we were still so full from breakfast and lunch but then passed by a sign for Black Pork Curry, and Rahul got intrigued so we decided to go to th most touristy place in town (something we would not do otherwise) and share a portion. Well, we ended up ordering a second portion too, it was so good. And two cocktails. We literally pigged out :)
The next day we got told we couldn't stay another night because it was booked already. No problem in our time and age, we quickly found another place online and brought our stuff over. Then we went on a hike to Little Adams peak, followed by the Nine Arch Bridge. Beautiful. Train strike continuing.
So we decided to stay in Ella and take a day trip by bus to Nuwara Eliya the next day. Luckily we came a cross a direct bus that took about 2,5 hours, quite full though.
In Nuwara Eliya we came across a massive food market with the biggest variety of fresh fruit and vegetables - mmmh. Unfortunately no ripe jackfruit, something we had hoped for. We enjoyed a few freshly made and hot wadas and then had lunch with sour fish curry and jackfruit curry (my favorite so far!!)
The bus back was super full, we had to stand most of the time crammed like sardines. Phew.
Small dinner of perfectly ripe avocado and papaya.
We woke up to the stunning view of our porch over the river beneath us. Breakfast was served on the porch, sun came out, so good.
we grabbed a tuk tuk into town and started exploring. First of course the famous temple with the Buddha tooth. The temple at the lake of Kandy is a pilgrimage place, because it is said that they keep a tooth of the Buddha himself here. It was very beautiful and touching to see, many people come here every day, offer flowers and coins and bring their babies for blessings.
Afterwards we strolled a bit through town until we got peckish (i learned an important new word here). Rahul asked around for the best idli and dosa place in town and sure enough found one (later we found out it is THE Indian food place in town, even on the big city map , right along KFC). I got a proper first introduction to Indian food and learned about all the gluten free goodies I could eat (luckily that list was long!!). The idlis and masala dosa were amazing!!
After a little siesta we decided to take a boat ride on the river to watch some birds. We saw a lot of super blue king fishers, monitor lizards and trees full of hanging sleeping bats. Was very nice.
Afterwards we felt like a little drink but sure enough no pub or booz store in sight. But oncenyou have a goal (alcohol in our case) you find a way so we asked a couple of guys along the road. They looked a bit helpless at us. More guys joined to see what the gringos wanted. More helpless faces. Finally the woman of the house came out and told one of the guys to drive us to the next booz shop 3 km away. We negotiated the price and settled at a good arrangement, drove all the way to the store and bought cheap rum and juice. Mission solved.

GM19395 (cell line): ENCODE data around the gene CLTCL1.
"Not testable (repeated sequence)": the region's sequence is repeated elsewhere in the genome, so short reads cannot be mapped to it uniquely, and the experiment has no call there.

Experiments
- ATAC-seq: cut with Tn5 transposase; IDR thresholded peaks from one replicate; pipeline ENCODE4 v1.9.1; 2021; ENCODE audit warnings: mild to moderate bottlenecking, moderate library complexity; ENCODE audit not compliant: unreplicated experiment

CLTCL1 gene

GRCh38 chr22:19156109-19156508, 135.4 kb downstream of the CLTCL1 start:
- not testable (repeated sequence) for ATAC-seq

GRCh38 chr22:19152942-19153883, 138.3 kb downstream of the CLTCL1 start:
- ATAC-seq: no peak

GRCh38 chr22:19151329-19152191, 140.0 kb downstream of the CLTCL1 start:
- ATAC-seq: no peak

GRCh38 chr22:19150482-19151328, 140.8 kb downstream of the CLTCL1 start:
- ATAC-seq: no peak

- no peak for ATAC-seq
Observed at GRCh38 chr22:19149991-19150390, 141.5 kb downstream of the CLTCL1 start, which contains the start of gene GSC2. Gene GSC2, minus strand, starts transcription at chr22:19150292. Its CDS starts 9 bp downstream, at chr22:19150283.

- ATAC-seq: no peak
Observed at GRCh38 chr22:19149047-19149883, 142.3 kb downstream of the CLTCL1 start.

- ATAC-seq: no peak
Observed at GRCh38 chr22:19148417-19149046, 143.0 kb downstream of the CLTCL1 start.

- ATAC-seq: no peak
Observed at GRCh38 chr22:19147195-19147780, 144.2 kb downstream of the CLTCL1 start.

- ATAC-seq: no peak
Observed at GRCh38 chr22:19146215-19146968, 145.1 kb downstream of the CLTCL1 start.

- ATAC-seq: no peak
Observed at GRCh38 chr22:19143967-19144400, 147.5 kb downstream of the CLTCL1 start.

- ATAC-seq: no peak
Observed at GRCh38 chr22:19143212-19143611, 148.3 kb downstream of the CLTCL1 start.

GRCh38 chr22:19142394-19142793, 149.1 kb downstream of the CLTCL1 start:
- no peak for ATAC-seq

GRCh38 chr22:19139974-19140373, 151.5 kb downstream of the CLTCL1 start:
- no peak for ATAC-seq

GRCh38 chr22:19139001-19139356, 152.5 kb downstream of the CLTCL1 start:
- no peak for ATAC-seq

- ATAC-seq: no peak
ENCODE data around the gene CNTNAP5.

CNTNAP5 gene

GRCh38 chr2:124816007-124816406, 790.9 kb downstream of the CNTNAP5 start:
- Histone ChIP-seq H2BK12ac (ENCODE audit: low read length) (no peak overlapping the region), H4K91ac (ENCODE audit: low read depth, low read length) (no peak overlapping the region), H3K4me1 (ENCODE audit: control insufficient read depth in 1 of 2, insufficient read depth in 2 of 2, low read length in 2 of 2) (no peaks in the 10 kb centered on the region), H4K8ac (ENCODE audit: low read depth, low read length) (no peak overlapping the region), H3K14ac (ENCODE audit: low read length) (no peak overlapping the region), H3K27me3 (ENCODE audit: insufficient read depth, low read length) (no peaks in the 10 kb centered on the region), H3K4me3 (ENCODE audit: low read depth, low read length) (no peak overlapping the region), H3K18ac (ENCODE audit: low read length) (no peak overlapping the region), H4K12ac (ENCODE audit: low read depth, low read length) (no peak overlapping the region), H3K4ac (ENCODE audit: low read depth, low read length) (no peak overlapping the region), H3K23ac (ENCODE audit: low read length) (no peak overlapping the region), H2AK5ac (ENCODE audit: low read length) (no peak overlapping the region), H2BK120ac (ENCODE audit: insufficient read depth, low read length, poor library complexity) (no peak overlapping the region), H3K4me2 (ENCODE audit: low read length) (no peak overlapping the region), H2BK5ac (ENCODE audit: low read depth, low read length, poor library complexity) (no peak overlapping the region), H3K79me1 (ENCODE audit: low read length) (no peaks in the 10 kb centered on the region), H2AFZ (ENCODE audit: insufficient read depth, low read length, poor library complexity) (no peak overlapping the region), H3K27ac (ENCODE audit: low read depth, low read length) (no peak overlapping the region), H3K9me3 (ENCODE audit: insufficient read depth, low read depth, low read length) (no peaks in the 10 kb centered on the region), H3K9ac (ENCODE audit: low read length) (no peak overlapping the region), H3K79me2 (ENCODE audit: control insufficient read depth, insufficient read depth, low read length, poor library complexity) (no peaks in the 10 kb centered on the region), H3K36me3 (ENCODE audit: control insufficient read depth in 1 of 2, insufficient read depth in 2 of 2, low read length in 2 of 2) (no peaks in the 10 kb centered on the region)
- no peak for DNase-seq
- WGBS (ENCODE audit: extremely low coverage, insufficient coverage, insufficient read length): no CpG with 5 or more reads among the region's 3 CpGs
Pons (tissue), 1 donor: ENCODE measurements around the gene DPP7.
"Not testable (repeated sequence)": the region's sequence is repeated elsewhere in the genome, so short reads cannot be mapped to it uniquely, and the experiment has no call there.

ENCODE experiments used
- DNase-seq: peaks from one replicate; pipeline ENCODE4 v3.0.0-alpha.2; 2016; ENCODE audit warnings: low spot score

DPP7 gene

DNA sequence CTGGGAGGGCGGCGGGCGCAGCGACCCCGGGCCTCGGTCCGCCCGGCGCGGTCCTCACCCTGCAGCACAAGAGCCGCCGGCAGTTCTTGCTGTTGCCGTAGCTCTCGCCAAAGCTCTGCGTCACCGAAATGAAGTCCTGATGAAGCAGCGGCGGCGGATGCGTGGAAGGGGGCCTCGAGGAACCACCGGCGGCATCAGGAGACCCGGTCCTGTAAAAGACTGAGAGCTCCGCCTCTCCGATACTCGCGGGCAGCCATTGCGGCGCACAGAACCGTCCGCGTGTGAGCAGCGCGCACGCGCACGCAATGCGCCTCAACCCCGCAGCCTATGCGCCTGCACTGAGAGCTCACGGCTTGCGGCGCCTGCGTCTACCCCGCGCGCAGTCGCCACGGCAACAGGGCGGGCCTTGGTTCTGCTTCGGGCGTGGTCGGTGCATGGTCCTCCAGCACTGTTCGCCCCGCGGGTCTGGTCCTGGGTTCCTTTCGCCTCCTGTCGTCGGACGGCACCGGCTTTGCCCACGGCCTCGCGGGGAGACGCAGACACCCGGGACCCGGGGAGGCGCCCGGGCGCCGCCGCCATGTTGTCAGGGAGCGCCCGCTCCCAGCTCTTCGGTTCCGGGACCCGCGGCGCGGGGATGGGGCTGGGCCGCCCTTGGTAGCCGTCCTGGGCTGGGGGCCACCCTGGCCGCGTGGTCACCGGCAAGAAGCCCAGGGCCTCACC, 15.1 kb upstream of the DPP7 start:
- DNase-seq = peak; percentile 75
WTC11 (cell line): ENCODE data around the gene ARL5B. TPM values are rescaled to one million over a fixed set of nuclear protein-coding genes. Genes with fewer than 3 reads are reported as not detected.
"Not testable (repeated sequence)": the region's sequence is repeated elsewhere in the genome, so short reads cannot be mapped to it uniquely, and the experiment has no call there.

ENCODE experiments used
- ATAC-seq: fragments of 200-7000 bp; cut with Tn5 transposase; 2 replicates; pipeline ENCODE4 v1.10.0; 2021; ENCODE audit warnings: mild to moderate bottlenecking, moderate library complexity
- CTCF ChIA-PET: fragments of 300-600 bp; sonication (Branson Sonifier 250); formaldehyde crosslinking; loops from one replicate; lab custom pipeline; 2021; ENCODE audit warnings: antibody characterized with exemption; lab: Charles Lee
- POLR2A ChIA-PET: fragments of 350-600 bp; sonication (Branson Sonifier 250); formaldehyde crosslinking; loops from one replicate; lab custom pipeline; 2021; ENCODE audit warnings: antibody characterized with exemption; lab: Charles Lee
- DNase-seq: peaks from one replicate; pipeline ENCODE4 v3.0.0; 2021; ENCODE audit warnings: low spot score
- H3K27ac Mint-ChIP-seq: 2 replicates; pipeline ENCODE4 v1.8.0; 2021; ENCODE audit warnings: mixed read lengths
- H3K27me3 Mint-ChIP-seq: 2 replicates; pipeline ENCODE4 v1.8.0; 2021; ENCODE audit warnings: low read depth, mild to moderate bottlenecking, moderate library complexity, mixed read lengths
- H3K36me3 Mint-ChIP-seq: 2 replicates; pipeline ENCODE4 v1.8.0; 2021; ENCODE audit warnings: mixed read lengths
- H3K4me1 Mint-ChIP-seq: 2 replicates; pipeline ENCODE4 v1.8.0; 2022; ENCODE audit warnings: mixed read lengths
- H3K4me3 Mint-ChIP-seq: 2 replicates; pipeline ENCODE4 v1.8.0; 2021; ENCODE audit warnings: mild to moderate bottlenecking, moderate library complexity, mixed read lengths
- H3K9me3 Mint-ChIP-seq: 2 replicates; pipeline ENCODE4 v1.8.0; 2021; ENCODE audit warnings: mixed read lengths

After a little drink on our porch of thenhome stay we had another yummy curry dinner.
The next day we grabbed an early tuk tuk to the train station to catch thebtrain to Ella. The train journey from Kandy to Ella (and especially from Nuwara Eliya to Ella) is supposed to b one of the most beautiful train rides of thr world.
Sure enough we couldn't get a reserved seat. But we stayed ever hopefull for getting a seat. The 7 hour journey cost us not even 2 Euro!
While waiting for the train we had enough time to kill, so Rahul explained to me the rules of the holy game kricket which was on television at the station. Sure enough I was about to learn more this week than in all the precious years before.
Finally the train came, and we were about to use our elbows and other weapons to catch a seat - if only. Of course our weak souls let everybody else in and we found ourselves standing. Luckily Sri Lankans are some of the most helpful and kindest people you can imagine. An older guy told us that the young fellow next to him would get off at the next station, so that would give us at least one seat. Then a family father who was about to go even further than Ella (which means more than the 7 hours we would spend on this train) even offered me his seat next to his family - a real gent! Of course I refused.
Eventually after a few stations we managed to grab some seats and enjoyed the rest of the ride. People were selling milk tea, wadas (rice and lentil snacks), and other food goodies so it was a rather pleasant ride. The landscape was stunning indeed, and more than one silly tourist risked their lives for a selfie hanging their bodies outside of the door. I wondered how many of them they had to scratch from the train tracks each year.
After 7 hours we fonally arrived in Ella, and walked to our guesthouse uphill.
We got a little Gin and Tonic and a lovely curry at a local place.
We woke up to the most stunning view of our new place - a magical landscape over the surrounding mountains and a waterfall!
The guy from our guest house suggested we do Ella Rock in the morning and Little Adams Peak and Nine Arch Bridge in the afternoon. We decided to take it a bit slower, and just do Ella Rock in the morning. He also said we could not get lost. Ha!
We left early and planned for a breakfast along the way. The only place we came across was a hotel so we had a look and ended up in a posh breakfast lounge. It was going to be the most expensive breakfast of my 6 months travel. Later we asked how much the rooms were - 190 dollars per night! Ridiculous!
We went on with our hike up to Ella Rock(1300 m) - yes you can get lost! About half way we met a local who showed us the way. How nice of him, and he said it was even his birthday! Of course after a while it dawned on us that he was just a local guide making money. We guessed that probably all sightseeing signs in Sri Lanka get immediately taken down from the locals, to make mony out of helpless tourists.